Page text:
Because they are more likely to attend more-selective colleges, Asian/PI four-year students are most likely to be enrolled in colleges that considered race in admissions (32%), followed by white students (26%) and those identifying with two or more races (23%).


While our data on the use of affirmative action prior to the SFFA decision is self-reported by colleges and we do not know how much colleges considered race when they used AA, the findings provide a basis for understanding the prevalence of AA within higher education and the potential effects of the Students for Fair Admissions decision. The data shows that a small share—most likely less than 15%—of four-year college students from historically excluded racial backgrounds attended colleges that practiced affirmative action prior to the Court’s ruling. This is because these students largely do not attend the more selective colleges that were most likely to use affirmative action prior to SFFA. Additionally, because many students—and disproportionately Black, Hispanic/Latino, and Native students—attend two-year institutions, the total share of underrepresented groups attending affected institutions is even smaller.

More selective and elite colleges receive media attention that is wildly disproportionate to the number of students they educate. To be sure, attention to the composition of enrollment at selective colleges is warranted, considering they offer high returns for students from disadvantaged backgrounds and their graduates are over-represented among elites in government, business, and media. Indeed, eight of the nine justices who ruled on the Harvard and UNC cases graduated from law school at Harvard or Yale, one-third of Biden’s initial cabinet is Harvard-educated, and graduates of elite colleges are more likely to have very high earnings or work at a prestigious firm as adults.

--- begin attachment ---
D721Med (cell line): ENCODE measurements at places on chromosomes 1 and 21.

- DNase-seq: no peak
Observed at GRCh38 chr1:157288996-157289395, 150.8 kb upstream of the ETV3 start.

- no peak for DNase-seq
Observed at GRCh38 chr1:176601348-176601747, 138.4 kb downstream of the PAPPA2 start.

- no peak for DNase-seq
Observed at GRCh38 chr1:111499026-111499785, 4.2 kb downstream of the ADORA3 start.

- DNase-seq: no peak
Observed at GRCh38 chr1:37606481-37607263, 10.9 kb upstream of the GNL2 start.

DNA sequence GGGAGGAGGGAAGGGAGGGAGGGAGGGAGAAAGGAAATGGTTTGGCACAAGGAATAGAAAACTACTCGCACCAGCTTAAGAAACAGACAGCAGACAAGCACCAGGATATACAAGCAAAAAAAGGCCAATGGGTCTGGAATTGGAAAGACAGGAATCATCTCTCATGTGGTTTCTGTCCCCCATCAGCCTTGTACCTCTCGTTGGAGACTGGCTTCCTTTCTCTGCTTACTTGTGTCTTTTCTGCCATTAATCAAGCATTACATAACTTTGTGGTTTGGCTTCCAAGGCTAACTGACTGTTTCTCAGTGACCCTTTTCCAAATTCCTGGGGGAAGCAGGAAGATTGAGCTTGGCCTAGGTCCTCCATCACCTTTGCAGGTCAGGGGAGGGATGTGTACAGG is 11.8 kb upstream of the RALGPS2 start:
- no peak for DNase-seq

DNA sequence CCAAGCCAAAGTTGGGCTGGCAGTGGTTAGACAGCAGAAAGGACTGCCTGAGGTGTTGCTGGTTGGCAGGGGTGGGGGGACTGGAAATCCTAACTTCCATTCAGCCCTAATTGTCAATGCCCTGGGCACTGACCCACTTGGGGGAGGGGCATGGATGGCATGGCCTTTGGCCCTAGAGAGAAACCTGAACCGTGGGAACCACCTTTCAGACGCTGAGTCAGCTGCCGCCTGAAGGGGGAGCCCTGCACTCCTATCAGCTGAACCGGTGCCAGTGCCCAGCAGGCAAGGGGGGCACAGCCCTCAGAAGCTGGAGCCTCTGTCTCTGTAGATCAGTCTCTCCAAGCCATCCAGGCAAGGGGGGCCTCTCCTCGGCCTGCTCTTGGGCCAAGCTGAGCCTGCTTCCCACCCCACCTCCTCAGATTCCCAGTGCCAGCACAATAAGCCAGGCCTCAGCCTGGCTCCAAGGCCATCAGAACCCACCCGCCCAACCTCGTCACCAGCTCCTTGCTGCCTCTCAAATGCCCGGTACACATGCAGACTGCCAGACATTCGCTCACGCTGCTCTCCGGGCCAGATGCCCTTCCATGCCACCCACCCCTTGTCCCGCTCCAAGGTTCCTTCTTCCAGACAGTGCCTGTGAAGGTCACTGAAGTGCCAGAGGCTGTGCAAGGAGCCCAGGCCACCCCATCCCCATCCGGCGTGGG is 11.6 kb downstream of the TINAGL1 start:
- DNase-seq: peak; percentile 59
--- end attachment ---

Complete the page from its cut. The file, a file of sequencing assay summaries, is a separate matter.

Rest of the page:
Importantly, we focus on admissions here, but the decision has created legal uncertainty about a broad range of programs and practices designed to help people from marginalized racial backgrounds. The effects of the decision on a range of race-conscious practices in higher education—scholarship programs, outreach, campus support programs—is unclear. Notably, our analysis is limited to undergraduate admissions, but graduate and professional schools (such as law and medical schools) that practiced race-conscious admissions are also affected by the decision, so we may see reductions in Black, Hispanic/Latino, and Native representation in those programs—and professions. These are important trends to watch.